And guess what I did with the leftover cupcakes? Upended them under some white fondant icing to make little ghosts. I think I had more fun at Halloween than the kids.

Friday, October 23, 2009

Blue Cheese Souffle

This week's Barefoot Challenge was a Blue Cheese Souffle, selected by Summer from (Sexy) Apartment. While souffle is a word that strikes fear into the hearts of many cooks, this was actually a pretty easy recipe. You start with a roux, beat in some egg yolks, blue cheese and parmesan, and finally fold the mixture into some stiff egg whites. The mixture is then tipped into a souffle dish and with a few hurried prayers, despatched to the oven for half an hour. And then, your souffle is (hopefully) risen and frothy and lovely.

How strong or mild the flavour of the souffle depends on the blue you use. I picked a King Island blue that was mid-range in intensity, and that suited us just fine. A few tips if you are tempted to give this a whirl: make sure you have your oven on the conventional oven setting not fan forced, as souffles don't like any air blowing around them. Do not open the oven door and peek at the blossoming loveliness of the souffle for fear of a collapse. Serve this immediately as it will slowly sink, and you will lose some of the airiness. However, curiously, I discovered that the leftovers are actually pretty good the next day. Certainly it tastes more like quiche at this point, but was still yummy with a rocket salad for lunch. I will definitely make this again for a light supper or lunch - maybe one day I will convince the kids to have a taste as well. Sadly at the moment they think that blue cheese is the work of the devil.
Blue Cheese Souffle
from "Barefoot in Paris" by Ina Garten

3 tablespoons unsalted butter, plus extra for greasing the dish (NB US tablespoons as used in this recipe are 15ml, not the Aus standard 20 ml)
1/4 cup finely grated Parmesan, plus extra for sprinkling
3 tablespoons plain flour
1 cup scalded milk
Salt and freshly ground black pepper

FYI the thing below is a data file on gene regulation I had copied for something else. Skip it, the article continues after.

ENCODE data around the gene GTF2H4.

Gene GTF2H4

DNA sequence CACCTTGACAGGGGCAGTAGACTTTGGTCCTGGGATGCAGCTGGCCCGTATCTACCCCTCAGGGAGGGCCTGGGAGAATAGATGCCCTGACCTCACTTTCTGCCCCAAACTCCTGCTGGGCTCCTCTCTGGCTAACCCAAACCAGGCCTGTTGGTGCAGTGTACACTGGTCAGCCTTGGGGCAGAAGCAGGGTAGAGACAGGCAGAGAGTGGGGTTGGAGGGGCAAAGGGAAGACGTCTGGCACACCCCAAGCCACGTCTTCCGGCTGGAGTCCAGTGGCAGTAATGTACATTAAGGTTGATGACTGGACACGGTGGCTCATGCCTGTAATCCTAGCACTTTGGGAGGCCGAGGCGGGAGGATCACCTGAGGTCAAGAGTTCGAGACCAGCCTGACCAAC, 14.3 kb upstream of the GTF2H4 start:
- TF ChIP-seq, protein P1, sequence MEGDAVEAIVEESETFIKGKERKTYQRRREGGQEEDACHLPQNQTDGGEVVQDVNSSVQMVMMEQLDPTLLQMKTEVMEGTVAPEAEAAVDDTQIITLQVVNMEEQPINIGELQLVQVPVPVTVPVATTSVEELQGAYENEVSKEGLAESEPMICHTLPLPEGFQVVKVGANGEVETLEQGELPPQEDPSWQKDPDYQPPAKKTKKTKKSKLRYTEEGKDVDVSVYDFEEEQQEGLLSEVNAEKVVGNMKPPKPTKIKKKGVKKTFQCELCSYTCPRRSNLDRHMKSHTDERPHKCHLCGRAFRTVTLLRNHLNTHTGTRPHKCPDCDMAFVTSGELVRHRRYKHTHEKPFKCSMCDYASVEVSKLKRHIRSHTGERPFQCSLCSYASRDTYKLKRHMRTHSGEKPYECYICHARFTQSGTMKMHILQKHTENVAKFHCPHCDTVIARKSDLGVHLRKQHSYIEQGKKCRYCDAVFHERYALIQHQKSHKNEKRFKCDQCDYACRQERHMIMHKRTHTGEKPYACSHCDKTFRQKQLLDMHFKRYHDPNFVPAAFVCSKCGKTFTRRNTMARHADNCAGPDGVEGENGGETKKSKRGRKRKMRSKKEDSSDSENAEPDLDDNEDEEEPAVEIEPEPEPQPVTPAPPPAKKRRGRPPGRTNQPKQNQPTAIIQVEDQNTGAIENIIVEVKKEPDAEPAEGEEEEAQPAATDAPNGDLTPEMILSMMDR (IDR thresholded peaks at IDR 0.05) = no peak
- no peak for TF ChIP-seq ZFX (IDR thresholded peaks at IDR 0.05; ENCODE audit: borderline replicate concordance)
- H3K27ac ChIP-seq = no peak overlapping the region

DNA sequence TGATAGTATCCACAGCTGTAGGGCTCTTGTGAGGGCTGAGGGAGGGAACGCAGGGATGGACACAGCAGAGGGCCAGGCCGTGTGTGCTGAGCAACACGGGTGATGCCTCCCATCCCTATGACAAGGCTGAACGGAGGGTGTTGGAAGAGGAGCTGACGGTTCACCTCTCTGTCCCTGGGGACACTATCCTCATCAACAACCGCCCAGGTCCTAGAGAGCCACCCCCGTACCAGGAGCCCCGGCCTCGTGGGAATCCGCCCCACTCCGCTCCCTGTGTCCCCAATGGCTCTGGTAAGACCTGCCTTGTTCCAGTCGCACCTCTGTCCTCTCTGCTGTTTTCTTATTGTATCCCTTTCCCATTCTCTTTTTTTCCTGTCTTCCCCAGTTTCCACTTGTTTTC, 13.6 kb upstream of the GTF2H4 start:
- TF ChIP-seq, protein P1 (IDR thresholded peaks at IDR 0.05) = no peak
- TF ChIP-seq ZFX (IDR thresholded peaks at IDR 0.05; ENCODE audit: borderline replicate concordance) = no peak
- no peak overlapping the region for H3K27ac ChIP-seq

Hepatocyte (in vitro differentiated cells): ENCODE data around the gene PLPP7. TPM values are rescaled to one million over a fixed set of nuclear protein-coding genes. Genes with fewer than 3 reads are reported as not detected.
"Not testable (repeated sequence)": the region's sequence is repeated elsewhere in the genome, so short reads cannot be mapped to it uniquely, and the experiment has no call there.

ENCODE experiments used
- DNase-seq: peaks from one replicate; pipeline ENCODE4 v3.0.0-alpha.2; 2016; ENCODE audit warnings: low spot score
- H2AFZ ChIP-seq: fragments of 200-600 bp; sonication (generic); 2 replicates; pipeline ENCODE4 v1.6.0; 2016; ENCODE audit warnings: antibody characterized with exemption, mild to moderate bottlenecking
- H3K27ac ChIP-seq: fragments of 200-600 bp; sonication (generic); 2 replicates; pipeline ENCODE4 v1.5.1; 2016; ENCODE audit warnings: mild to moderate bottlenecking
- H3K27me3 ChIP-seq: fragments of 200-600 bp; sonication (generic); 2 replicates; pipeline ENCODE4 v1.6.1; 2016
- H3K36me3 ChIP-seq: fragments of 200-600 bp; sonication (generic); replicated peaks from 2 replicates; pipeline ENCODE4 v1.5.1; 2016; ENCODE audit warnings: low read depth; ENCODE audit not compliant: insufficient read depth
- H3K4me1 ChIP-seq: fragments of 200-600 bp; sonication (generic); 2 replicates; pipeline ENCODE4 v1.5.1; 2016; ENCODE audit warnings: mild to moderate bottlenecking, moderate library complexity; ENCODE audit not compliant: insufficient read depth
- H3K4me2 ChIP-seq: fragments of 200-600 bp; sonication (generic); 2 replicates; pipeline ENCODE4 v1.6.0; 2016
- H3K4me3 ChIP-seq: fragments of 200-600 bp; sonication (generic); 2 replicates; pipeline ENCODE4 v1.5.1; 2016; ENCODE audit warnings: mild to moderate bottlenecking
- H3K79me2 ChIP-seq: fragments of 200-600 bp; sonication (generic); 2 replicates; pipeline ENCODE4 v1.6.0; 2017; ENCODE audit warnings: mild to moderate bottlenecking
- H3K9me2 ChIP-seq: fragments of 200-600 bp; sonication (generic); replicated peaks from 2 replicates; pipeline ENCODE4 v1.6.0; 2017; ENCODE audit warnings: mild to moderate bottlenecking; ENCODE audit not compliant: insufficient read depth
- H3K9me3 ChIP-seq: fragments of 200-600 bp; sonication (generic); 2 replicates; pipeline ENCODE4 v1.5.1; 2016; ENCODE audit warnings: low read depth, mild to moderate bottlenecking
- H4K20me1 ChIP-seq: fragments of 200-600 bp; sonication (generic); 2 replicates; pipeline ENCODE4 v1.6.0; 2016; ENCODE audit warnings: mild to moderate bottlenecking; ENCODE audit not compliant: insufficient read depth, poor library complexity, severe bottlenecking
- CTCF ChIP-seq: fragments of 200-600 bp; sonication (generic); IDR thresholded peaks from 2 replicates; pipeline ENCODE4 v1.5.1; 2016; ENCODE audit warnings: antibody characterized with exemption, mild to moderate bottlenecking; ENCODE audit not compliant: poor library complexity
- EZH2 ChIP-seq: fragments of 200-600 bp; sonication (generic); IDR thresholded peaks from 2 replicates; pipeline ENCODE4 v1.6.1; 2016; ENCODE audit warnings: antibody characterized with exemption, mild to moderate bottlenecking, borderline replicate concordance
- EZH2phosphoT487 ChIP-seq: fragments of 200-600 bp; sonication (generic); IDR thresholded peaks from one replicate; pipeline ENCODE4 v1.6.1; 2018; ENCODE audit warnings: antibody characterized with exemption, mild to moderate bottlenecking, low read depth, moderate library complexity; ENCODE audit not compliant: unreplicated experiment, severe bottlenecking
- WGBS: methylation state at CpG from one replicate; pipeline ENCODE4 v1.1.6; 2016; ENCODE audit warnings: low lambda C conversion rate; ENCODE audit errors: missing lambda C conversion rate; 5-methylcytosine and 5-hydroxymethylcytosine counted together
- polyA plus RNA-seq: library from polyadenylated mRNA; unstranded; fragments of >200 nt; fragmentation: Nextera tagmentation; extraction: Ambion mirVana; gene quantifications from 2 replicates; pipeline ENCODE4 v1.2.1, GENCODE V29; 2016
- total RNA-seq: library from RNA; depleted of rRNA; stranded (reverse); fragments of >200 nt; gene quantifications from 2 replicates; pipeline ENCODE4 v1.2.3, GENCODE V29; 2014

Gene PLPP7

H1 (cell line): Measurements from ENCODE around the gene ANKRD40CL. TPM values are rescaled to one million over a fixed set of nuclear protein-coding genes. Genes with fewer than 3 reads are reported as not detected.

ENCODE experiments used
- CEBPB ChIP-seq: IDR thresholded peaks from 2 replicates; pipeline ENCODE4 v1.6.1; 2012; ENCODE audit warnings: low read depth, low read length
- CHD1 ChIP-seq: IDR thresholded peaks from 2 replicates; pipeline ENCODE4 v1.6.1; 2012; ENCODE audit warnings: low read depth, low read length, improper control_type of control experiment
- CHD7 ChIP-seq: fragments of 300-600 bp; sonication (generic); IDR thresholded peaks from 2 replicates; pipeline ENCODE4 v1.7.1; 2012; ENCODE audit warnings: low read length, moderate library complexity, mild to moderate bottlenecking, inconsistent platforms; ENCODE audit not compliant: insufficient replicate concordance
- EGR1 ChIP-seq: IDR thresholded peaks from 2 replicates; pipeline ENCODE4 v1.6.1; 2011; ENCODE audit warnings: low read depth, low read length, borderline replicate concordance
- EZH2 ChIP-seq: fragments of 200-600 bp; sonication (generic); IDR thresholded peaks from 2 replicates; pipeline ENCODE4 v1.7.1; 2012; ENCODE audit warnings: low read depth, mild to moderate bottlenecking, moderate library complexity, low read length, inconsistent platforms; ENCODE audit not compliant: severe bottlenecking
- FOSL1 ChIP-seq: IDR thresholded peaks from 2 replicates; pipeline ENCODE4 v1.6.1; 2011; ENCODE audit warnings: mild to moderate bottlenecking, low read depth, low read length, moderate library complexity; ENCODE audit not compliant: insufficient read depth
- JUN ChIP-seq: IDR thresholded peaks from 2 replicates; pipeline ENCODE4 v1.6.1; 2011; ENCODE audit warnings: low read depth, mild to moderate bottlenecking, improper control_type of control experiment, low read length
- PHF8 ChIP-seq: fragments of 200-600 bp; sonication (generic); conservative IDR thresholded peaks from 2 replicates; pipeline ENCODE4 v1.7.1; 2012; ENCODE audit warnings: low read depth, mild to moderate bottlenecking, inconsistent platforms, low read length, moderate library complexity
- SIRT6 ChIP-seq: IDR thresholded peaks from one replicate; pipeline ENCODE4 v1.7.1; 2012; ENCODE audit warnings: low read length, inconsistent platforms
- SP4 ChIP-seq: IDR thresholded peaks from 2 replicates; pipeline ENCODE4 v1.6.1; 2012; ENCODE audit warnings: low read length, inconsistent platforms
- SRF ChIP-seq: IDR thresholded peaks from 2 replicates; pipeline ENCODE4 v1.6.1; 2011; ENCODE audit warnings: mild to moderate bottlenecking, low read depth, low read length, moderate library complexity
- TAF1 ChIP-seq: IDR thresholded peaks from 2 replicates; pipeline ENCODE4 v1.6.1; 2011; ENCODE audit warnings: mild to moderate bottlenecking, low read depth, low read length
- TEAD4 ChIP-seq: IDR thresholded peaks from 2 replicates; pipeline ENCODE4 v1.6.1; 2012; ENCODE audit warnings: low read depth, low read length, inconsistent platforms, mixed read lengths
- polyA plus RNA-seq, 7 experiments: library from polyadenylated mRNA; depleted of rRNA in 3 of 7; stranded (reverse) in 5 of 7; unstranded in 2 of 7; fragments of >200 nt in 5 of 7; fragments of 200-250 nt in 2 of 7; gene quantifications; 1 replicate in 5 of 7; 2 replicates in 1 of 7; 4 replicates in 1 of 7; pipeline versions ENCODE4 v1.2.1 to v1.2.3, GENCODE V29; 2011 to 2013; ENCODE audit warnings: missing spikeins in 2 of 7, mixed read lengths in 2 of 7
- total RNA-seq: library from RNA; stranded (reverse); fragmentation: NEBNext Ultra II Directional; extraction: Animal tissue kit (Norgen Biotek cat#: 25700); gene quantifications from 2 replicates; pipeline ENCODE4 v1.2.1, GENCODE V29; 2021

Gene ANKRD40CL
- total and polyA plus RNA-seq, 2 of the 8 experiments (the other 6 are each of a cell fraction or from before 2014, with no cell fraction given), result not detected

Pinch cayenne pepper
Pinch nutmeg
4 extra-large egg yolks, at room temperature
3 ounces good Roquefort cheese, chopped
5 extra-large egg whites, at room temperature
1/8 teaspoon cream of tartar
Preheat the oven to 200C. Butter the inside of an 8-cup souffle dish (7 1/2 inches in diameter and 3 1/4 inches deep) and sprinkle evenly with Parmesan.

Melt the butter in a small saucepan over low heat. With a wooden spoon, stir in the flour and cook, stirring constantly, for 2 minutes. Off the heat, whisk in the hot milk, 1/2 teaspoon salt, 1/4 teaspoon black pepper, the cayenne, and nutmeg. Cook over low heat, whisking constantly, for 1 minute, until smooth and thick. Off the heat, while still hot, whisk in the egg yolks, one at a time. Stir in the Roquefort and the 1/4 cup of Parmesan and transfer to a large mixing bowl.
Put the egg whites, cream of tartar, and a pinch of salt in the bowl of an electric mixer fitted with the whisk attachment. Beat on low speed for 1 minute, on medium speed for 1 minute, then finally on high speed until they form firm, glossy peaks. Whisk 1/4 of the egg whites into the cheese sauce to lighten and then fold in the rest. Pour into the souffle dish, then smooth the top. Draw a large circle on top with the spatula to help the souffle rise evenly, and place in the middle of the oven. Turn the temperature down to 375 degrees F. Bake for 30 to 35 minutes (don't peek!) until puffed and brown. Serve immediately.